Catching up on our backlog of The Grand Tour episodes today, we are forced to think back to the good old days of Top Gear. Top Gear, before Clarkson got so full of himself, was a better show than The Grand Tour. And while this claim will be as emotional to some as “Evo vs. STi”, it is supported by the ratings of this new show versus the original Top Gear (the jury is still out if the new Top Gear can be saved… and if it is to be saved then Matt LeBlanc will do it).
Here’s an example: Series 13 Episode 5. Our three heroes face yet another cheap car challenge – this time a drive to France in three old rear-wheel drive sports coupes (pronounced “coupe-aaa…” in British): a Porsche 944 (Clarkson), a 300ZX (The Hamster), and a Capri 2.8 Injection (Captain Slow, although with a reasonable 160 HP).
Disclaimer: a classic Ford Capri was hurt in making this show. And we do like old Capris so we are not happy. In fact we are considering importing to the United States the exact model of Capri shown below… and they are becoming more and more rare. Nonetheless…
In this episode, several tasks were given to our heroes, including trying to beat The Stig around a race track. Everybody failed at that, and of course the Capri over-heated (giving us a deja vu moment… in our own Capri, an earlier 1974 model, the over-heating occurred in the dead of winter, requiring a major repair in sub-freezing temperatures and a wind chill well under zero degrees).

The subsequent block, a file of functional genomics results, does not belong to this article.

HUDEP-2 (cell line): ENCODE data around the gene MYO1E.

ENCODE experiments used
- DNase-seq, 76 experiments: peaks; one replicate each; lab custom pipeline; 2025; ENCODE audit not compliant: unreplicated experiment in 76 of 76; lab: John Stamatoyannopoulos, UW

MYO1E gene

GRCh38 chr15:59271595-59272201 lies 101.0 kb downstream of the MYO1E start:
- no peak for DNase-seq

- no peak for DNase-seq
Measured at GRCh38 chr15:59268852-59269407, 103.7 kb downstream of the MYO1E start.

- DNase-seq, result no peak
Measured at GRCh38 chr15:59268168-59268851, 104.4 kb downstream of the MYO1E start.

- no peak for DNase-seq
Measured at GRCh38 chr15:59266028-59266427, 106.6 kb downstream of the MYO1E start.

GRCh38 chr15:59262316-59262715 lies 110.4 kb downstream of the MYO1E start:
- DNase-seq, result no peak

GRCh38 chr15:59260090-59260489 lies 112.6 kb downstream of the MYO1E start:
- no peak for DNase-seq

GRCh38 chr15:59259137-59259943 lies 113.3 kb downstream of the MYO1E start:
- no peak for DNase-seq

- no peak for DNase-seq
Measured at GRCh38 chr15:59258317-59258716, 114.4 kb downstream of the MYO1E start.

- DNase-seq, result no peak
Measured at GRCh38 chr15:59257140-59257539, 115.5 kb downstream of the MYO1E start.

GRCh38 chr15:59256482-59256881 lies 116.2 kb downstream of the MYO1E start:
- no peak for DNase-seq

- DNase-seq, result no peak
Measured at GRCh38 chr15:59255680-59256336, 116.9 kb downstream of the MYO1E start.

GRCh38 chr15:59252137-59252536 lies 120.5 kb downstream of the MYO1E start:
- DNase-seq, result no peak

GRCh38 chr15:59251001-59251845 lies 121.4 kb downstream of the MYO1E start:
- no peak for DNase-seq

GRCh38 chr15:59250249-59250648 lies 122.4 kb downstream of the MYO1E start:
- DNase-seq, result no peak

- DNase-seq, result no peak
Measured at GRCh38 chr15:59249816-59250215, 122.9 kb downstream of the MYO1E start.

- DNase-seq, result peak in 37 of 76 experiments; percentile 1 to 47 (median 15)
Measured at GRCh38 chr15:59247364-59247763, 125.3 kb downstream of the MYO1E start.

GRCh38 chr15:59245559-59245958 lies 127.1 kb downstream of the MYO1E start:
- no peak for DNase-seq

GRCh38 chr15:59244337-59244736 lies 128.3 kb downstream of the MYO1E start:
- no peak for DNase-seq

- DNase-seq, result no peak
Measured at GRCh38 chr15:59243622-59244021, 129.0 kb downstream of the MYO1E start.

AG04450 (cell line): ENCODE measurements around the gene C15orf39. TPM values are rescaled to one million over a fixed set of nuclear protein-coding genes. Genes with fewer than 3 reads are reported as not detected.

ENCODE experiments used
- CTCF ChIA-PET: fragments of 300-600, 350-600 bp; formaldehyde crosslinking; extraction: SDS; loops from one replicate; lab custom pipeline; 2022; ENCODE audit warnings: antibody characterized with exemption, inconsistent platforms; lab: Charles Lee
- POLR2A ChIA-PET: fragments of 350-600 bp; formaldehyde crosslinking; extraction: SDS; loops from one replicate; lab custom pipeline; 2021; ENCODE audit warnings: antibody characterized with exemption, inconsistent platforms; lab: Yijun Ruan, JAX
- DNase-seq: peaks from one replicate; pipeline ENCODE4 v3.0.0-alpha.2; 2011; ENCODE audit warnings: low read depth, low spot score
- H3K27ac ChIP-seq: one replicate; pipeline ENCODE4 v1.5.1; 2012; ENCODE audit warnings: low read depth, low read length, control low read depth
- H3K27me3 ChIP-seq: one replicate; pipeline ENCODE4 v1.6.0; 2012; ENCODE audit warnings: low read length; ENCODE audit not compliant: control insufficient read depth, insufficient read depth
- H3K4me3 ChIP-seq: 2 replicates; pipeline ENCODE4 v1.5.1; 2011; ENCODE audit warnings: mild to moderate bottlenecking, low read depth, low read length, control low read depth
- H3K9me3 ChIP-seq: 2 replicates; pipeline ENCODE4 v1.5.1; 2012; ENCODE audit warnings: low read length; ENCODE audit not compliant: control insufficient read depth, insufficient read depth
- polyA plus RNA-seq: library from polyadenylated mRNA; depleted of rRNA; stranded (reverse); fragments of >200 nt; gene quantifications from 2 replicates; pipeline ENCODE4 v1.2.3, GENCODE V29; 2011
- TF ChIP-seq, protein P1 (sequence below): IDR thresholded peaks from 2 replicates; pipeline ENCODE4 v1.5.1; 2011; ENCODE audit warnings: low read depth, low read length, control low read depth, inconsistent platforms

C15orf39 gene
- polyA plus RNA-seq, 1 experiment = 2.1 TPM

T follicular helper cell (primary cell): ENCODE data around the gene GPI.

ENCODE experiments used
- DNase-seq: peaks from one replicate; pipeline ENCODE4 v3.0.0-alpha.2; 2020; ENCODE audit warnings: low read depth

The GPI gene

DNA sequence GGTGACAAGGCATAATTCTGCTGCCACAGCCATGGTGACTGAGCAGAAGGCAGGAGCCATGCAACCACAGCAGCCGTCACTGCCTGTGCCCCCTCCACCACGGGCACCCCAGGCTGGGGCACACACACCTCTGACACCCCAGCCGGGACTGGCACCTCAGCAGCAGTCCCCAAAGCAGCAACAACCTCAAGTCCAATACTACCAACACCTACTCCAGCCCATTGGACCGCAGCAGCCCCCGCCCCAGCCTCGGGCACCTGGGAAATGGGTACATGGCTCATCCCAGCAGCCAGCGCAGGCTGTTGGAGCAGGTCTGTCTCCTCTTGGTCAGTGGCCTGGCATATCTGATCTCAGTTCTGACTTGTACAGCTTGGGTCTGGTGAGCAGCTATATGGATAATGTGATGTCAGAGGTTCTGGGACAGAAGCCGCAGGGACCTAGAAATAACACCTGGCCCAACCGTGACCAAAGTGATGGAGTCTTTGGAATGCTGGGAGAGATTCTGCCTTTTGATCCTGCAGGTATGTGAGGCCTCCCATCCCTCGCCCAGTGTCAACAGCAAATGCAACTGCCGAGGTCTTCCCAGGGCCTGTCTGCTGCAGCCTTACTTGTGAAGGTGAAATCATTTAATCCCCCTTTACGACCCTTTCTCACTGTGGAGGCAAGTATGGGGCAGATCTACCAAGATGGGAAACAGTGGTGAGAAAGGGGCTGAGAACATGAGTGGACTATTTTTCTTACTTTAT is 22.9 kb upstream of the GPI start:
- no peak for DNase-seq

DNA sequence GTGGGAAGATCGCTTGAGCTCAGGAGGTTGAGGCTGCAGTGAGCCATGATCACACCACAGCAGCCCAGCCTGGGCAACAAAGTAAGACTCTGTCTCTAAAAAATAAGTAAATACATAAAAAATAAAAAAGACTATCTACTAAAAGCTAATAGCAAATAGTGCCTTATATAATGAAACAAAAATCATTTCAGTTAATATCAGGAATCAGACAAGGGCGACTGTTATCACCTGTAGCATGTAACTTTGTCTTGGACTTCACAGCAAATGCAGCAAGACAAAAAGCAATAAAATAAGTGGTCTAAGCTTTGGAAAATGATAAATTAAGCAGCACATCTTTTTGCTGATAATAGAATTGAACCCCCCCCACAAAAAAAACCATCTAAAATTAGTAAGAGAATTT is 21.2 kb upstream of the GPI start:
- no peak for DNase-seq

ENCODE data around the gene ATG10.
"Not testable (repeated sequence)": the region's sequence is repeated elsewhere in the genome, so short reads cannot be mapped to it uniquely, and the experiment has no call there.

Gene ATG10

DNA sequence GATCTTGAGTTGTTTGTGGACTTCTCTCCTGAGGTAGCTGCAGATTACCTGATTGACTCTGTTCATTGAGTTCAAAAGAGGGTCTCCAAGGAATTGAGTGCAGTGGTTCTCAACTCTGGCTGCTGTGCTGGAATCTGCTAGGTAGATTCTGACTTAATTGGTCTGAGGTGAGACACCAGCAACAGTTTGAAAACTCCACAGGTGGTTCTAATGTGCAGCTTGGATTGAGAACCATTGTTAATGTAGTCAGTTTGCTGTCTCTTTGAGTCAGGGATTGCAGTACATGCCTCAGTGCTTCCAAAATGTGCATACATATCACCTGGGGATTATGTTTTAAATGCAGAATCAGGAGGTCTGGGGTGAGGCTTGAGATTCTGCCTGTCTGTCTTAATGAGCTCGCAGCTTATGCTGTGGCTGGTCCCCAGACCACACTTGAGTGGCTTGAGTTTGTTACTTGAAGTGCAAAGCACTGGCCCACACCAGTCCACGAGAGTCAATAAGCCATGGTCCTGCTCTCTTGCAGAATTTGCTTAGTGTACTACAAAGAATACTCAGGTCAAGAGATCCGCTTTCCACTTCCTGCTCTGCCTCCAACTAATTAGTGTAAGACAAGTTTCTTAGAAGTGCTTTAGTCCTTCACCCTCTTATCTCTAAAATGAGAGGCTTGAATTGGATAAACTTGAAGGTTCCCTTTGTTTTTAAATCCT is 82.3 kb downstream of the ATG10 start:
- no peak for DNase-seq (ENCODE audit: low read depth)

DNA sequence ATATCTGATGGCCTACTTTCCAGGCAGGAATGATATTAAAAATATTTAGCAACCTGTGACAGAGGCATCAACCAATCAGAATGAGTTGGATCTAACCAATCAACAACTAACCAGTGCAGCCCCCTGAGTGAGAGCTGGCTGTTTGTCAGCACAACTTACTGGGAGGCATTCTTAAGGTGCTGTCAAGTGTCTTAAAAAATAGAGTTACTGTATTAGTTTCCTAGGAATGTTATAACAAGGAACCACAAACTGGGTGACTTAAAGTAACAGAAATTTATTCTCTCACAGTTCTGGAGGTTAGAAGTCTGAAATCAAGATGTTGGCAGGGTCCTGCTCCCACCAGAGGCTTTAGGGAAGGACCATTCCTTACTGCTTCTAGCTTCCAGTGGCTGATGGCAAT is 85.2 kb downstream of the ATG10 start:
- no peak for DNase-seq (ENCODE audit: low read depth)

And then there was the braking test: in 200 meters, accelerate to 60 MPH and then brake. If you fail, you run into one of your favorite possessions. Of course, Captain Slow crashed into his own piano and destroyed it.
Another test was a race on a snow track at a French ski resort. This brought us to another deja vu moment: the purpose of our own Capri was as a “winter car”, so that we could keep our 1979 Mustang Indy 500 Pace Car in the garage for the duration. Our Capri certainly wasn’t as nice as this well-equipped blue example from Europe. The model Top Gear used was of late-seventies vintage, which was not imported to North America. That’s a shame, because Bosch mechanical fuel injection replaced the previous (and miserable) carb and the car reached an all-time peak of capability. And a great set of cloth Recaro seats was offered as an option – which the blue car above has. Unfortunately, the Capri terminally expired and was left by the side of the road. James Mays was switched to a backup Morris Marina. The final test was a race on snow and ice and – STOP THE PRESS – Captain Slow beat both Clarkson and The Hamster.
Getting back to the real world, this episode’s track test pitted the new supercharged Jag (direct-injected DOHC 5 liter V-8, with 6-speed auto) against an M5. We have to admit, we liked the Jag – despite the anti-Jag jokes that Clarkson weakly offered (because when did he start standing up for the Germans?). During the timed track test, The Stig listened to Scottish music, which Clarkson characterized as “the sound of beats being offered inside a stomach lining”. We definitely don’t want to know about the cultural reference there, although we think we’ve seen a reference to it an old Monty Python sketch.
Anyway, the Jag was only a 1/2 second slower around the test track than the M5. We think our next European car needs to be a Jag – now that we’ve had a Capri (of similar reliability).
Yes, we do miss the old Top Gear!